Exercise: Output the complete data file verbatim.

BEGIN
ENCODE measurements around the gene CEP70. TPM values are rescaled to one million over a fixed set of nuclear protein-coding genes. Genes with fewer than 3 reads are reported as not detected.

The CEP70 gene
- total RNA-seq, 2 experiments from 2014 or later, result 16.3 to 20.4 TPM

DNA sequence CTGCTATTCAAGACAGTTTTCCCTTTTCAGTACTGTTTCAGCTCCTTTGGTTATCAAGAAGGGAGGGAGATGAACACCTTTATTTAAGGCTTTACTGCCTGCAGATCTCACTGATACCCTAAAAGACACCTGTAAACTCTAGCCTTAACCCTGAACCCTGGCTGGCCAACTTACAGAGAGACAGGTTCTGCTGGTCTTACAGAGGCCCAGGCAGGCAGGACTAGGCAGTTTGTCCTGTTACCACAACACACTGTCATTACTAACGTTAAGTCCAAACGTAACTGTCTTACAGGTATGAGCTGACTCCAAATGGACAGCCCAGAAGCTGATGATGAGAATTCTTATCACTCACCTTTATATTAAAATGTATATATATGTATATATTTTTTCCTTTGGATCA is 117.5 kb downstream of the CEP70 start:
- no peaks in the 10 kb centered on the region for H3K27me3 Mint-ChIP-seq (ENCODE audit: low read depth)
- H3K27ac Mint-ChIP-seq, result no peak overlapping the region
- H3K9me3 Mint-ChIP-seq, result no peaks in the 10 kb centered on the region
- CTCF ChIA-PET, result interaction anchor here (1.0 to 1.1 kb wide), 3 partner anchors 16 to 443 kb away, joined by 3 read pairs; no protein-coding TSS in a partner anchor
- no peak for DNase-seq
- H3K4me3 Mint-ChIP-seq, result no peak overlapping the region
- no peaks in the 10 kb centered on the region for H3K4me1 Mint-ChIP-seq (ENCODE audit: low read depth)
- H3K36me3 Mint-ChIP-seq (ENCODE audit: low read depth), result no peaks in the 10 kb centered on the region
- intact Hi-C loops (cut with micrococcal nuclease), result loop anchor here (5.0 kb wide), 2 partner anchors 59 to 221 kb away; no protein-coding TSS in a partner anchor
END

ENCODE measurements around the gene CEP70. TPM values are rescaled to one million over a fixed set of nuclear protein-coding genes. Genes with fewer than 3 reads are reported as not detected.

The CEP70 gene
- total RNA-seq, 2 experiments from 2014 or later, result 16.3 to 20.4 TPM

DNA sequence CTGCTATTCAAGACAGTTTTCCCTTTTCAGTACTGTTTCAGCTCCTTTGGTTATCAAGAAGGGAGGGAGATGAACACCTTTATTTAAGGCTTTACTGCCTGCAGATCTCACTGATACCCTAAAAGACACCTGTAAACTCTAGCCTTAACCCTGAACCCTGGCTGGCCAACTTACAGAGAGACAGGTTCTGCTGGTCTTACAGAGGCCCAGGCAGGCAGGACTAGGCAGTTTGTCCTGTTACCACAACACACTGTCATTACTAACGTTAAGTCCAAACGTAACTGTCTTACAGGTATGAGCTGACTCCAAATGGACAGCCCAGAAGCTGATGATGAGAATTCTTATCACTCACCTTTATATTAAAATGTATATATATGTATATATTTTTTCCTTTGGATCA is 117.5 kb downstream of the CEP70 start:
- no peaks in the 10 kb centered on the region for H3K27me3 Mint-ChIP-seq (ENCODE audit: low read depth)
- H3K27ac Mint-ChIP-seq, result no peak overlapping the region
- H3K9me3 Mint-ChIP-seq, result no peaks in the 10 kb centered on the region
- CTCF ChIA-PET, result interaction anchor here (1.0 to 1.1 kb wide), 3 partner anchors 16 to 443 kb away, joined by 3 read pairs; no protein-coding TSS in a partner anchor
- no peak for DNase-seq
- H3K4me3 Mint-ChIP-seq, result no peak overlapping the region
- no peaks in the 10 kb centered on the region for H3K4me1 Mint-ChIP-seq (ENCODE audit: low read depth)
- H3K36me3 Mint-ChIP-seq (ENCODE audit: low read depth), result no peaks in the 10 kb centered on the region
- intact Hi-C loops (cut with micrococcal nuclease), result loop anchor here (5.0 kb wide), 2 partner anchors 59 to 221 kb away; no protein-coding TSS in a partner anchor